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September 05, 1897:  “THE ELECTRO-CHEMICAL PROCESS – Before closing this article the writer would call attention to the valuable improvements in machinery and processes for treating all kinds of ore made by  L. E. Porter of Los Angeles, which processes are now controlled by the Porter Gold and Silver Extraction company of Los Angeles, a corporation recently organized and having an office at No. 1, 132 South Broadway. The Porter processes embrace amalgamation, lixiviation and electrolysis, and all the various chemical elements depending in each case on the character of the ore to be treated. By these proceses lixiviation, precipitation and filtration may occur in one and the same receptacle; but, of course, this would not be the case with every character of ore. All charging and discharging are done by gravity, and slimes are treated very cheaply, rapidly, and always effectually,  by the Porter centrifugal filter.”—The Herald

July 1, 1898:  “THERE ARE NOW six mills at Garlock. Mr. Henry, of the Henry mill, expects to put in a cyanide process.

Mr. L. E. Porter, of the Porter Gold and Silver Extraction Co., representing Los Angeles capitalists, is also putting in one of their improved cyanide plants.”  – Mining and Metallurgical Journal

September 1, 1898; “THE LEWELLYN IRON WORKS AND L. E. PORTER, both of Los Angeles, are putting up a large cyanide process at Garlock to work tailings. It is estimated there are 10,000 tons of tailings there at the different mills, and probably $100,000 will be taken out of them. The capacity of the works will be equal to 60 tons per day.”  — Mining and Metallurgical Journal

September 15, 1898:  “L. E. PORTER & CO’S., new cyanide process plant, at Garlock, Kern County, will commence operations on 1st of September. The cost of the plant is $7,000, with a capacity of 60 tons daily.

They have 12,000 tons of tailings now waiting to be worked. It is the intention to maintain an assaying, cyanide and metallurgical department. The force employed at present will be 10 men.”  — — Mining and Metallurgical Journal

September 23, 1898:   “THE NEW CYANIDE PROCESS PLANT lately erected at Garlock, Kern County by Messrs. Porter & Co. of Los Angeles. Is now fairly at work.  This plant has a capacity of 60 tons of tailings a day, and there are in the neighborhood of Garlock about twelve thousand tons of tailings to be worked.  There are at present ten men employed.”  –  Los Angeles Daily Times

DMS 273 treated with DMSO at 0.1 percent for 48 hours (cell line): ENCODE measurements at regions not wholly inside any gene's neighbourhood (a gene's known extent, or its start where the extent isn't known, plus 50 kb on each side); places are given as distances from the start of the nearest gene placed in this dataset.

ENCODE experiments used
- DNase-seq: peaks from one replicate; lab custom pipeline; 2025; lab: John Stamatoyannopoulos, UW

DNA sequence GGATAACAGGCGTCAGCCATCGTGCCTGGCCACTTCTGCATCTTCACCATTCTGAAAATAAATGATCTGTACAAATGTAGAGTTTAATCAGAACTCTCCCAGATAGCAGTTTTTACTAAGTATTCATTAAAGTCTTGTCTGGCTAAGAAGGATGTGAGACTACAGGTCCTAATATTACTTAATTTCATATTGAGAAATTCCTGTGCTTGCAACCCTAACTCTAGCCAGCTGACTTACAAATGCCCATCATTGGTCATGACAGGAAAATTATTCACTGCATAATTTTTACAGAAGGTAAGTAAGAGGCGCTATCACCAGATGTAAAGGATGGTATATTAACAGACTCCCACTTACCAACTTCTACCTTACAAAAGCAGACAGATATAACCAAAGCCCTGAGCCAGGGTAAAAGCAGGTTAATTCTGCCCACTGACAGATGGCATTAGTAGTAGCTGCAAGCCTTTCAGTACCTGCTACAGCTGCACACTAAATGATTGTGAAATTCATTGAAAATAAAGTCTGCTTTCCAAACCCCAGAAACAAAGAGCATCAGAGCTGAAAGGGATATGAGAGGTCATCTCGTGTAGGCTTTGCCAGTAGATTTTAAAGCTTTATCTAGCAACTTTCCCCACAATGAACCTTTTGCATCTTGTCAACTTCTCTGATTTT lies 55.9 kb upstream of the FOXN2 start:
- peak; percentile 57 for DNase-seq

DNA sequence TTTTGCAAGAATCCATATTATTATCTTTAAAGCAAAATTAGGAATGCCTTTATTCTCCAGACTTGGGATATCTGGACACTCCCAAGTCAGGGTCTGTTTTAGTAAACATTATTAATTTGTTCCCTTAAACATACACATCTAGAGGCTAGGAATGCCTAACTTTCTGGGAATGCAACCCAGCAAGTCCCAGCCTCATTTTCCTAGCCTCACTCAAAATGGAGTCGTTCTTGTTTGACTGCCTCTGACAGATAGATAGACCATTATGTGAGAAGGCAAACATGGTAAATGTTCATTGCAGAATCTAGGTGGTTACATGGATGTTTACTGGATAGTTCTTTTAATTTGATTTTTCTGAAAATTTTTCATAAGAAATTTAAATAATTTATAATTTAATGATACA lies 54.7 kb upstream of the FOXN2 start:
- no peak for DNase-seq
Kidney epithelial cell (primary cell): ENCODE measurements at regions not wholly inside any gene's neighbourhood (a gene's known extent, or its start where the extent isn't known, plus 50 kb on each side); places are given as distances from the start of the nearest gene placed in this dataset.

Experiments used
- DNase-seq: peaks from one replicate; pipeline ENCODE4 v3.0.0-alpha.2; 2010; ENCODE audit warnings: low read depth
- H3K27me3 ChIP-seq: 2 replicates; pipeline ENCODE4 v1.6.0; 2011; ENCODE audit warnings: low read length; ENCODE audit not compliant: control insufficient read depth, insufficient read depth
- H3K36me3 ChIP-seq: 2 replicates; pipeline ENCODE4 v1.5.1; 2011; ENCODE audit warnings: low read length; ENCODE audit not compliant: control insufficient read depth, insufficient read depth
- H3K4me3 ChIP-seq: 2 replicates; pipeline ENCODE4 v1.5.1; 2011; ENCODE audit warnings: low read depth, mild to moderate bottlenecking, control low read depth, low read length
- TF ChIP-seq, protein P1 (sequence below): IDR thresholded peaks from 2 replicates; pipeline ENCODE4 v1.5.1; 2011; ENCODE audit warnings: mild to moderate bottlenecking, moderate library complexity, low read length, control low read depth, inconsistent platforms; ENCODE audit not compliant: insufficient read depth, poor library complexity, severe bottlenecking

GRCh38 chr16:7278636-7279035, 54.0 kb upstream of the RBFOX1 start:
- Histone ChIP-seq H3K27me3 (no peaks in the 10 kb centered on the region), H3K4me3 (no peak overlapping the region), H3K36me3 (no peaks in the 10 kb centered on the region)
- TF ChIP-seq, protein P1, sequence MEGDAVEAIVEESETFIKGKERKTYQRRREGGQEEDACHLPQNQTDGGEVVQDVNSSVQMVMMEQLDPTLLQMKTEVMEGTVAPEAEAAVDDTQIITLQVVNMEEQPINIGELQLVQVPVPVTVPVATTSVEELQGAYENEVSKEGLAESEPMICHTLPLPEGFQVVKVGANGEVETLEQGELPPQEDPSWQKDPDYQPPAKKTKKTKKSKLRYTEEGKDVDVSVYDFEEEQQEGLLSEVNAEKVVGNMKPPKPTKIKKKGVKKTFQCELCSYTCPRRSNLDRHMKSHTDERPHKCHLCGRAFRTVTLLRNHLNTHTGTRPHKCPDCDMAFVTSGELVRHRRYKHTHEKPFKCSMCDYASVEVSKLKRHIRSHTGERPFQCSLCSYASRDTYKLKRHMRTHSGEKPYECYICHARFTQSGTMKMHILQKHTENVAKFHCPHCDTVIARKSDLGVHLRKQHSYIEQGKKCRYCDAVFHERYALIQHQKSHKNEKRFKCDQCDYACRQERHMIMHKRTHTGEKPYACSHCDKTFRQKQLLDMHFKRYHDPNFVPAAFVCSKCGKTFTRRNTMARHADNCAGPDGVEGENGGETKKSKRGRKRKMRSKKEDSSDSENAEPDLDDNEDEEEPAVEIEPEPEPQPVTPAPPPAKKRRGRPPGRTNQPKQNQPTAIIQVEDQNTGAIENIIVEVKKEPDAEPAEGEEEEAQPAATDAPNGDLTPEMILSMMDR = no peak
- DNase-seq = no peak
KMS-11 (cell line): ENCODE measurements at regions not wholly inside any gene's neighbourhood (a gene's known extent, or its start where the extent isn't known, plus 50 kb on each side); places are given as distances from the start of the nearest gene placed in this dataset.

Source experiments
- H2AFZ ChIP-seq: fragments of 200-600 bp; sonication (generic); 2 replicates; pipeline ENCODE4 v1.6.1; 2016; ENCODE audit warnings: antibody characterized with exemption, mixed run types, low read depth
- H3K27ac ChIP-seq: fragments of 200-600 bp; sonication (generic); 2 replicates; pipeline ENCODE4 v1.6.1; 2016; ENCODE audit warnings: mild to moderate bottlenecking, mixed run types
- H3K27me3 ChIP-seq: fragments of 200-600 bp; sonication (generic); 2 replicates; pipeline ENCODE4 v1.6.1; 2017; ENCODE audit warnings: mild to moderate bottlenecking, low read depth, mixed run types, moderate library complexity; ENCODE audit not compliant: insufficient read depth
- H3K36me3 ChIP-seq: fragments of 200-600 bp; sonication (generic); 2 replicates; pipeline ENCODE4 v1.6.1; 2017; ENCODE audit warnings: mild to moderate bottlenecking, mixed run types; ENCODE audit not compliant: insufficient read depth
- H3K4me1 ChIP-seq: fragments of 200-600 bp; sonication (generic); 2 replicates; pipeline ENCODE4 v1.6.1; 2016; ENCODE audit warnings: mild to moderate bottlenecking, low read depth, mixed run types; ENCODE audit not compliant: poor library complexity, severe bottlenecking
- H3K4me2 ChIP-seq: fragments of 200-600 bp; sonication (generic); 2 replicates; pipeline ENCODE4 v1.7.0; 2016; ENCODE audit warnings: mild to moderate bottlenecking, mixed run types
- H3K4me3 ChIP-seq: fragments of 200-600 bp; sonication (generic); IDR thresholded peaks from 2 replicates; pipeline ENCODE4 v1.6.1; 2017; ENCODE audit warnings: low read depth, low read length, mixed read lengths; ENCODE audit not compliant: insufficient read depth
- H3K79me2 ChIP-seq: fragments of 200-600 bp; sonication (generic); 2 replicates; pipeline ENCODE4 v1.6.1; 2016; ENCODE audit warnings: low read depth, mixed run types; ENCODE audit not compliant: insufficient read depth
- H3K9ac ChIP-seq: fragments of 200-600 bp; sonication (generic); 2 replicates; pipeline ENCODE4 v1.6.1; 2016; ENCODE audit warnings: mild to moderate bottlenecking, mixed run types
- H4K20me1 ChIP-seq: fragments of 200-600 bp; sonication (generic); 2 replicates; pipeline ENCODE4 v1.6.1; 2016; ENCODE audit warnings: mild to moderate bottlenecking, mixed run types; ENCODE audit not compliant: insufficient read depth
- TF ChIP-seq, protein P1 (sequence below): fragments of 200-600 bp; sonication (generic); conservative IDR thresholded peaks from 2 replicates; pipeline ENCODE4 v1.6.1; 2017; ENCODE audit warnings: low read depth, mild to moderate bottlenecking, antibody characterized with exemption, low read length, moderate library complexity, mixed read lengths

March 1899:  “THIS MILL OWNED BY L. E. PORTER COMPANY was located in the town of Garlock.  It had a capacity of sixty tons per day, and was built in the latter part of last year.  The first work done by it was on ten thousand ton of tailings bought from the Henry, Garlock, and Pioneer Mills and the Yellow Aster Company, who had a large quantity of tailings at the mills where they formerly had their milling done.  They have done some, and intend to do, custom work, as a great deal of the ore near Garlock is base, the mill will likely have all the work it can do, as its location will be the nearest point fore ores from Argus, Slate, and Panamint districts.  The company consists of L. E. Porter, John Llewellyn of Los Angeles and H. Curtis of Boston.  Mr. Porter is manager of the company and spends most of his time at the mill.  He is the inventor of the Porter process, which has many advantages over the old ordinary style cyanide plants.  A few of the leading points in its favor are given below:

First, cheapness of plant and economy of operation.  The price of plants of various capacities are much cheaper than the ordinary cyanide process.  The cost of operating a Porter plant includes chemicals, power for generating electricity, labor, wear and tear and interest on investment, and will ordinarily not exceed one dollar for each ton or ore treated, and sometimes will not be one-third of that amount. 

Second, simplicity.  No roasting or ores is required.  Electricity, in combination with chemical solutions in the Porter Electro-Amalgamating Rotating Barrel,are all the conditions necessary after the ore is pulverized to the proper degree of fineness.  The barrel revolves until the pulp, water and chemicals are thoroughly mixed and the entire contents fully charged with the electrical current, and sufficient time given for the precious metals to become precipitated or amalgamated on the plates prepared for that purpose, the usual being six hours.  The process is as simple as ordinary amalgamation.

 Third, high percentage of extraction.  That is extraction varying from 95 to 98 per cent.  Comparing the Porter processes to the ordinary cyanide processes, it will be seen that the Porter processes are adapted to nearly every kind of ore, while the ordinary cyanide methods are adaptable only to a certain class of ores.”  – McPherson

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